Twitter trumps Facebook as primary source of social media intelligence
Survey shows 80% of companies monitor social media but Facebook and Google+ are not regarded as essential sources to monitor. By Orlaith Finnegan.
By Orlaith Finnegan
A recent survey of Market Intelligence decision-makers, conducted by Digimind, reveals that the vast majority (79.2%) monitor social media sites to extract information relating to competitors, industry developments, consumer trends and more. The survey shows that 62.5% of companies monitor Twitter and 69.4% monitor LinkedIn as part of their day-to-day intelligence activities. However, Facebook and Google+ are not regarded as essential sources to monitor, with just 47.2% and 35.2% of companies monitoring these sites regularly.
In an era of near-constant hype about the value of information to be gleaned from social media, it’s interesting to note that 21% of companies are not harnessing the benefits of social media as a source of valuable insight and intelligence. This despite the fact that two thirds (60.6%) of respondents are currently in the process of planning intelligence projects.
Commenting on the results, Digimind’s Associate Director, Patrice Francois said. “A small proportion of companies remain cautious about the potential value of social media monitoring but the vast majority see it as a complement to the full spectrum of intelligence gathering. There is a tendency for some people to view social media monitoring as something which solely benefits B2C environments but it’s fast being adopted by a wide range of businesses and organisations for unearthing valuable intelligence insights.”
The survey also revealed a few surprises about how the market intelligence industry is performing against the backdrop of challenging economic conditions. An overwhelming amount of respondents (84.2%) said the economic situation had not caused their intelligence team to be downsized. The staffing levels in intelligence departments tends to be quite moderate so this might explain why the sector has been so immune to staff cutbacks. However three quarters of respondents indicated that they would not be recruiting within their intelligence team in 2012, while over a quarter (28%) admitted that their budget had been decreased in the last 2 years.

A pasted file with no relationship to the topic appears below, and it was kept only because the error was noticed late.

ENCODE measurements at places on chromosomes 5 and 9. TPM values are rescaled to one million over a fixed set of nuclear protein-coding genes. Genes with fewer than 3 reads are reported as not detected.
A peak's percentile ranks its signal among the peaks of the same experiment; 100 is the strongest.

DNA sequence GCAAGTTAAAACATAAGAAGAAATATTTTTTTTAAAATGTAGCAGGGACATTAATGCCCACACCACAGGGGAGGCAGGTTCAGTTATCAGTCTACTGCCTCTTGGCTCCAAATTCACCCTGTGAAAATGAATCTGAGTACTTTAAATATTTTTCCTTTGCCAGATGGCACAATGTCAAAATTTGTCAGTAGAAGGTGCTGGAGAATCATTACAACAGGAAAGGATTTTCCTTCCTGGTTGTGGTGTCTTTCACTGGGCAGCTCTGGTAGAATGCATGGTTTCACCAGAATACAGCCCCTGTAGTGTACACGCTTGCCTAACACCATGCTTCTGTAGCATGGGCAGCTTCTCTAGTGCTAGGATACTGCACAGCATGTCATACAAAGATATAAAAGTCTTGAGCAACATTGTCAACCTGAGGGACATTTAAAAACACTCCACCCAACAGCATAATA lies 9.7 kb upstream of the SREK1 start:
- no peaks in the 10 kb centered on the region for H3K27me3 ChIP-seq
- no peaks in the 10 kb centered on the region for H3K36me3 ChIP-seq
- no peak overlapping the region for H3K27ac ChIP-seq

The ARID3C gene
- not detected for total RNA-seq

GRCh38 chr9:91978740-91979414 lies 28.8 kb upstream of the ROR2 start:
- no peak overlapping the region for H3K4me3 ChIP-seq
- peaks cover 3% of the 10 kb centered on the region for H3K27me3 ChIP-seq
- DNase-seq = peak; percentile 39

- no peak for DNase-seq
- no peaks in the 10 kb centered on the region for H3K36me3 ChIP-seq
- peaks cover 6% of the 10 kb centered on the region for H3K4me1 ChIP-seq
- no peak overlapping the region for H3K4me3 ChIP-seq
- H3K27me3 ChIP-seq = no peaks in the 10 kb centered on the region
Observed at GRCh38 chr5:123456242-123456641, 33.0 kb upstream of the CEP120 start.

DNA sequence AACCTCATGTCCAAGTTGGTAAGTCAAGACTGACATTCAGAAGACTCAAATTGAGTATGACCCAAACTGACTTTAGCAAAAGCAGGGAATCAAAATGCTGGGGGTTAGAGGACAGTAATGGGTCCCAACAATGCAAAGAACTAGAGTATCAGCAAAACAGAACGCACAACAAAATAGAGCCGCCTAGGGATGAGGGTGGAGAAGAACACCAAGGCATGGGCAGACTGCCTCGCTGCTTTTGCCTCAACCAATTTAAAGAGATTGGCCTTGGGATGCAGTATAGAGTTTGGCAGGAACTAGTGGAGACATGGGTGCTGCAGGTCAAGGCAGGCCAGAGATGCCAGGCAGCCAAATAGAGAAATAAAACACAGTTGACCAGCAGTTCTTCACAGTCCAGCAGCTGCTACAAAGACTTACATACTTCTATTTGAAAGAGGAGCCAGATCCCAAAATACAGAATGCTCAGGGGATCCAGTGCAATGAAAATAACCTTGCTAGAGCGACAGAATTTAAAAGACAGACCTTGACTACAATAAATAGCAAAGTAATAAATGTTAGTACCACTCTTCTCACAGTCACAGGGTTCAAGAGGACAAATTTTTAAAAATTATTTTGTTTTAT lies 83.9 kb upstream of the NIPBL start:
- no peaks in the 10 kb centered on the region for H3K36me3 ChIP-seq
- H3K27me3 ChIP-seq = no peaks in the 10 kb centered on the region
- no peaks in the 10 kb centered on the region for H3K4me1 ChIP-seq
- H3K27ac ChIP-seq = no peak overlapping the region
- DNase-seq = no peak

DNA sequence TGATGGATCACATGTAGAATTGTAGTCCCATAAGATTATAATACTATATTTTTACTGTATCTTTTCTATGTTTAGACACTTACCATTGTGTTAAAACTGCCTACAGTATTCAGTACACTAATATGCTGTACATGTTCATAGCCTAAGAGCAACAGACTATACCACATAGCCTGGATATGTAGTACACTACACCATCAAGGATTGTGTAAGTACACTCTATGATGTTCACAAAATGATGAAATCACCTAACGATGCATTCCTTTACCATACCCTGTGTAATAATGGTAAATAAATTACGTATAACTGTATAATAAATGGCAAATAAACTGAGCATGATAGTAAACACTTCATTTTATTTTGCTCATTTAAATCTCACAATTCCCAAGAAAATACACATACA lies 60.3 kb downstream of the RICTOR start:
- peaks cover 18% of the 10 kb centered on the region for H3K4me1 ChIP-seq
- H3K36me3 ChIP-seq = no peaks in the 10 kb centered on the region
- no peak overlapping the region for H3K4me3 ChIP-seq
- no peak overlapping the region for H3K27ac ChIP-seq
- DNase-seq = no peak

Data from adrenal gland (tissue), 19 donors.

Other Top-line trends which are covered in the survey include, budgets of intelligence departments, average salary of market intelligence practitioners, the hiring intentions of intelligence departments and much more. <>The majority of respondents to Digimind’s 'State of Market Intelligence 2012' survey were those responsible for Competitive or Market Intelligence as well as Marketing Directors, Strategy Planners and Business Development Managers. Most main sectors were represented in the survey, with the majority of respondents belonging to the services industry (28.2%). There was also a representative number of respondents from the IT & telecoms sector (10.7%), manufacturing (10.7%) and pharmaceutical & healthcare industries (11.7%).
About the author
Orlaith Finnegan works at Digimind, a company which develops competitive intelligence software that helps organizations to automate the process of collecting, analysing and publishing critical information. Digimind is essential to any organisation that seeks to enhance its market position and corporate reputation, through ongoing monitoring of market trends, customer requirements and the competitive landscape. Digimind has an international presence to serve the needs of its global client base with offices in Boston, Paris, Singapore and Rabat.